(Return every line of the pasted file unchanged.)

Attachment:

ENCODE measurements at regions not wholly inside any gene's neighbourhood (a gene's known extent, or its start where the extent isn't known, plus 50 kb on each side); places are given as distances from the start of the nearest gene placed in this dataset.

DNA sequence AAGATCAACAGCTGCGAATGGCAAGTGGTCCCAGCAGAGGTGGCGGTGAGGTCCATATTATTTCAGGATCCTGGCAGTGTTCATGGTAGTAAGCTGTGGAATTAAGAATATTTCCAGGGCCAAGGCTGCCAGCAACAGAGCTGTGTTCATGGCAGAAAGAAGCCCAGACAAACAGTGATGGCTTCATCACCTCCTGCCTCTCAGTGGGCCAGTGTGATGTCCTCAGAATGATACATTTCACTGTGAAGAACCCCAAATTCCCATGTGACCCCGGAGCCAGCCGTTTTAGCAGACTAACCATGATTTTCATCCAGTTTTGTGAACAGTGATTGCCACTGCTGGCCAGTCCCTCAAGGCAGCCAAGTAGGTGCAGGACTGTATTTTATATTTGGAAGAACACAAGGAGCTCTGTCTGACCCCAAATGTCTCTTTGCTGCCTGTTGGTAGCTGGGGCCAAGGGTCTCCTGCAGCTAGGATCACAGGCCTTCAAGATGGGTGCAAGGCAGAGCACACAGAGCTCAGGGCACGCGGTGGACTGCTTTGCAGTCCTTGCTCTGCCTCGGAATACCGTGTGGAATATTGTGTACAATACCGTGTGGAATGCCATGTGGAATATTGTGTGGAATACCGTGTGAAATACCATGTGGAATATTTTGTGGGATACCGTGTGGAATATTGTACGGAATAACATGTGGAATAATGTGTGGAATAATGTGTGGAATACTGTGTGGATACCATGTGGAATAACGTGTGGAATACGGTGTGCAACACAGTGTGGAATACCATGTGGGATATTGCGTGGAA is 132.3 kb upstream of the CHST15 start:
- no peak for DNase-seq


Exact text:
ENCODE measurements at regions not wholly inside any gene's neighbourhood (a gene's known extent, or its start where the extent isn't known, plus 50 kb on each side); places are given as distances from the start of the nearest gene placed in this dataset.

DNA sequence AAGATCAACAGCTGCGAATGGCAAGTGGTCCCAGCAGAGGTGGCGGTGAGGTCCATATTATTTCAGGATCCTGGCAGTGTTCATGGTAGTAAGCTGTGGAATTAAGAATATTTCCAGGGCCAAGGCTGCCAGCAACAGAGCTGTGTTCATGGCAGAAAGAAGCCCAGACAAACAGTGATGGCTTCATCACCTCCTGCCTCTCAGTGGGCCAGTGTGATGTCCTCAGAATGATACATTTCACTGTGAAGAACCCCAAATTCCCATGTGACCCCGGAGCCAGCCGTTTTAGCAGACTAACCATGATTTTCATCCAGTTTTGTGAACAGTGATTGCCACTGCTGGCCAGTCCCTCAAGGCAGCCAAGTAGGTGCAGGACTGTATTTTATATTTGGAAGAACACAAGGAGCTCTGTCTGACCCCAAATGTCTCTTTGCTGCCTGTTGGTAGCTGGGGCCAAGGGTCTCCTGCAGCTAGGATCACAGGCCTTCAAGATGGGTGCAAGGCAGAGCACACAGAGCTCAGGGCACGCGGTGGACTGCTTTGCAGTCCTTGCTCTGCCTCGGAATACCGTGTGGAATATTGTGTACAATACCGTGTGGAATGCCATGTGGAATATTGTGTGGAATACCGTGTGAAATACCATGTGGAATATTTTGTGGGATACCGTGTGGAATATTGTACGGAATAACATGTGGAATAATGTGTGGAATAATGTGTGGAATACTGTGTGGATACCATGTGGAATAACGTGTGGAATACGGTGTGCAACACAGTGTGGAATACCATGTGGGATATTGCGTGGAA is 132.3 kb upstream of the CHST15 start:
- no peak for DNase-seq